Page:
Still.  I guess I get grumpy because it feels to me that they’re arguing that Costa shouldn’t be allowed because it’s a big nasty corporate behemoth that might affect small businesses, when they’re actually quite happy to permit other big nasty corporate behemoths that affect small businesses – such as the Morrisons supermarket.  Presumably because they all quite fancied having a supermarket, but they have 42 coffee shops already, and only the tourists want a Costa… 

        • Funk Daddy says:

          The people who don’t live there you mean? Tourists can go elsewhere, literally anywhere else, if they want to see their homogenized reflection. Totnes is a destination for the precise opposite inducement offered by Costas.

          The locals have a right to their local economy and a are correct to keep Totnes a destination by not making it just like everywhere else to protect that economy.

          • Jim Lowe says:

             Totnes is a tourist destination because it is on the River Dart and is quite nice by the river. Not because it’s dominated by a load of old hippies and new age crystal worshippers.

          • Funk Daddy says:

            So you believe that if Totnes were a strip mall of McD’s, Starbucks & parking lots for these it would still be a destination? Despite it’s long history as a cultural landmark destination and nice place to visit?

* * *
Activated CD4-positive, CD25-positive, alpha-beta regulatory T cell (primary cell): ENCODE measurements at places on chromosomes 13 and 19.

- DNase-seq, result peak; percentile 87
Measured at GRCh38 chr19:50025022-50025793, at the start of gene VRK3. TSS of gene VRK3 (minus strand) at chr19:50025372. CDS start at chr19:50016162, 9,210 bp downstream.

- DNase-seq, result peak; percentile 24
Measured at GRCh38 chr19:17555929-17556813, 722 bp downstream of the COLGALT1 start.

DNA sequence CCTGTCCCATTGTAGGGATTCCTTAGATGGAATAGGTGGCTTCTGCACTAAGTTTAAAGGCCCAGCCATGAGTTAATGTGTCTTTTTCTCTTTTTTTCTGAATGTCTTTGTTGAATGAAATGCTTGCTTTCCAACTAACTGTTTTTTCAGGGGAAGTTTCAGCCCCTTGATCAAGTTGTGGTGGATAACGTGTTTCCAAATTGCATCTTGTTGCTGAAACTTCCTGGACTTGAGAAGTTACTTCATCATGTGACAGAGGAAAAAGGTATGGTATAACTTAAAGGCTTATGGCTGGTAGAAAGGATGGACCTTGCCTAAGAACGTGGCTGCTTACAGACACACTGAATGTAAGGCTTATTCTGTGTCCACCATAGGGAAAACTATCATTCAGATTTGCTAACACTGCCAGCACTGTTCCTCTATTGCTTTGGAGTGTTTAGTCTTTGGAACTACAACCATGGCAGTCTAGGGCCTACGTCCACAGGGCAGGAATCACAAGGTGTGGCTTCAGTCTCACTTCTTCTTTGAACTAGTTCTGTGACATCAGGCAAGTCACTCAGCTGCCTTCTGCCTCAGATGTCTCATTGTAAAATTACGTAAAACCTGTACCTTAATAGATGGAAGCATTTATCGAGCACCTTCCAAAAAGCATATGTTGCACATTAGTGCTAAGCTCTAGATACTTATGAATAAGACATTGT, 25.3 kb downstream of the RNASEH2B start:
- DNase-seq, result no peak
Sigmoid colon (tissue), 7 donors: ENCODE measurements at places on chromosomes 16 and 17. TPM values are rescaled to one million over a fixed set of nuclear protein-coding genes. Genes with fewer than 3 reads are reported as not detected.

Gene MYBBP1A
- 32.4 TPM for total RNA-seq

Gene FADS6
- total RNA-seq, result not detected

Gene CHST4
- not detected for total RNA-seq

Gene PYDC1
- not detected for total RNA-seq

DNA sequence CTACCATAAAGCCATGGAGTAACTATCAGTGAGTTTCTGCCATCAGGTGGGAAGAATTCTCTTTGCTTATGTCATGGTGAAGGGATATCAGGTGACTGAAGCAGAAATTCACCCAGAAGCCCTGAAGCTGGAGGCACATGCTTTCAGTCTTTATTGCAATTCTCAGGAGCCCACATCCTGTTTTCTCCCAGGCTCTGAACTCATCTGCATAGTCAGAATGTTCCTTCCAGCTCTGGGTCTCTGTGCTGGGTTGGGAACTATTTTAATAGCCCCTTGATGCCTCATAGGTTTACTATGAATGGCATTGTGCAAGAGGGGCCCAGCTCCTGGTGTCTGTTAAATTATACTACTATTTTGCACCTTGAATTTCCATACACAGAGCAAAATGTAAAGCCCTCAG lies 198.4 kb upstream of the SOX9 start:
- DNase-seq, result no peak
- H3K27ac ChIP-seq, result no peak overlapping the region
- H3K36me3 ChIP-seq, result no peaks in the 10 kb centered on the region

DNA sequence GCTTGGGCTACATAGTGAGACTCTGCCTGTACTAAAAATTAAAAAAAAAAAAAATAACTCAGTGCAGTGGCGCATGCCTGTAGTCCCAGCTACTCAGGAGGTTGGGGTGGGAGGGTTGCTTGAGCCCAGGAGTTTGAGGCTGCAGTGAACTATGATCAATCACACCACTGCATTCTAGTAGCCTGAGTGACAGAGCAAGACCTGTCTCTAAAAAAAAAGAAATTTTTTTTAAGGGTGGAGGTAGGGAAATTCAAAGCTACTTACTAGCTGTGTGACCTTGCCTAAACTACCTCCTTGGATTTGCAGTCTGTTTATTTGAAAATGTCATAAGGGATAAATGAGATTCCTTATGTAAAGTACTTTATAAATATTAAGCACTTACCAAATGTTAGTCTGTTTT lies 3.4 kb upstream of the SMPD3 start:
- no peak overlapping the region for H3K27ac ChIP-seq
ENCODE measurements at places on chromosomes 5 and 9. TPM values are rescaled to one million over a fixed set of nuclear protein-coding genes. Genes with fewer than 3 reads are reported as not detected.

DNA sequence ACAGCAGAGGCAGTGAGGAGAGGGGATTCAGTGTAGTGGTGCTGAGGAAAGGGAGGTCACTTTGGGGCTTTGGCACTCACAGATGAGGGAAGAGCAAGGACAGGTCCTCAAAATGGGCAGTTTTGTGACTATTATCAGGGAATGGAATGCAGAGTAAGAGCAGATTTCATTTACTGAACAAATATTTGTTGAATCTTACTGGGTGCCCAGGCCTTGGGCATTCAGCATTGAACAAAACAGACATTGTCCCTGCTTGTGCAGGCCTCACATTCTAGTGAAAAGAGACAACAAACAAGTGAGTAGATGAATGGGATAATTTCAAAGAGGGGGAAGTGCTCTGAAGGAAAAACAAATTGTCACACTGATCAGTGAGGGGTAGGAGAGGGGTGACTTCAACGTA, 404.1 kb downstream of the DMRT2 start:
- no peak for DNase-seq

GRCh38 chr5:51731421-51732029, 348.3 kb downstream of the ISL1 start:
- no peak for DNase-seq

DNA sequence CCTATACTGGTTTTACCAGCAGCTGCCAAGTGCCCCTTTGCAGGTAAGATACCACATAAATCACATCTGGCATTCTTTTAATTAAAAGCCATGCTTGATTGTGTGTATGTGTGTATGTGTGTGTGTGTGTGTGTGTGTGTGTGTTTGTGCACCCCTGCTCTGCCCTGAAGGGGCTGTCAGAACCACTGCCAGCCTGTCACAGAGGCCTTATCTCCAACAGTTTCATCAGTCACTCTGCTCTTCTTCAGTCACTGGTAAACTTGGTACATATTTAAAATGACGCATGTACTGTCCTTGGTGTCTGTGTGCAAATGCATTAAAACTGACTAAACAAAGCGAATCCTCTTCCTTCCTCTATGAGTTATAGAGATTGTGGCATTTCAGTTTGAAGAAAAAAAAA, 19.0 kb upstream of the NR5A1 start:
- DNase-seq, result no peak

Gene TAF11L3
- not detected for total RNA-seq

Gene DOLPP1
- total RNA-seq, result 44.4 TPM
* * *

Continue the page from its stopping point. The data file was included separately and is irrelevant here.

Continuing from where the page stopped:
• tin robot says:

             If tourists really come to Totnes to bathe in its absence of chain stores, then Costa will be completely ignored by these fine discerning people, and will be gone within 6 months, lesson learned.

            Surely the fear isn’t homeginisation, it’s that the considerable money brought in by tourists will no longer go to local businesses?

          • Navin_Johnson says:

            Surely the fear isn’t homeginisation, it’s that the considerable money brought in by tourists will no longer go to local businesses?

            Which is a legitimate reason to try to avoid having a multinational sucking money out of your local economy.

          • tin robot says:

             @Navin_Johnson:disqus  – Yes, I totally accept that.  My issue is that it’s repeatedly presented as an ideological fight when in reality, it’s one borne entirely out of wholly understandable self interest.

  14. Christopher says:

    Representatives from Costas who visit Totness should be told, “This is a local shop for local people. There’s nothing for you here!” 

  15. Daneel says:

     The big question is, has Totnes passed the coffee event horizon?

    http://hitchhikers.wikia.com/wiki/Shoe_Event_Horizon

  16. Jim Lowe says:

    If only the people of Totnes weren’t so blindingly insufferable. I used to live 13 miles away, and still live in the same county. God, that place is so irritating, the more so because on some things they do accidentally get it right.

  17. Reverend Loki says:

    Here in KC, a few years ago we had a Starbucks move in right next to an established local coffee shop, one that had a lot of personality and some decently dedicated clientele.  Operated like that for a year or so I think.  Then the Starbucks finally shut down and cleared out because they just weren’t able to compete.

    This sort of thing makes me smile.

    • Daneel says: